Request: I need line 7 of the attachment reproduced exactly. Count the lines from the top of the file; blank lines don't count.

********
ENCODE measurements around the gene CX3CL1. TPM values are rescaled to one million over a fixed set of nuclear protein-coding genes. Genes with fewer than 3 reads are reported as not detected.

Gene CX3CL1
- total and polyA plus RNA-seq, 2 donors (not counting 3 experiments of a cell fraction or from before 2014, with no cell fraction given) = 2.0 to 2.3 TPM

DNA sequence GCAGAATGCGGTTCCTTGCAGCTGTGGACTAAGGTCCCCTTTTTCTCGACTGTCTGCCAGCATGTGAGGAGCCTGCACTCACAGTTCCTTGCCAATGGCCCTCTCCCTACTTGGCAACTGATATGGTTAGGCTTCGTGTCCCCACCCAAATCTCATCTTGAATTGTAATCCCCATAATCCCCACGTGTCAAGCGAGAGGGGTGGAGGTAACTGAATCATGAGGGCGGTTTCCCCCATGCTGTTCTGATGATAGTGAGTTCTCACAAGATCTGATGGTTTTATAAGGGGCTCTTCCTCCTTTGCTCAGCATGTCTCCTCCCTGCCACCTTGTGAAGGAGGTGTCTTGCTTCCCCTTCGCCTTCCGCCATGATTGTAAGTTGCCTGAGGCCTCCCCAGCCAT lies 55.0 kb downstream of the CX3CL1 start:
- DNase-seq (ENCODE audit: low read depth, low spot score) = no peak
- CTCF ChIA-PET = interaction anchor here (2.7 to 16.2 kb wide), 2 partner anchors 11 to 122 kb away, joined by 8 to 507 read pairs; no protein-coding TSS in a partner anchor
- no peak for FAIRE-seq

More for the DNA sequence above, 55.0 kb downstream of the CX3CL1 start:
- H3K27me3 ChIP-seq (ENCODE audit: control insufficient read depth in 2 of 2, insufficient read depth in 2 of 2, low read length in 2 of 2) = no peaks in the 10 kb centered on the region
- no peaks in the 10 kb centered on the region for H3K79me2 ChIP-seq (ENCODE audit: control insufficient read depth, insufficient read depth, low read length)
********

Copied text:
- no peak for FAIRE-seq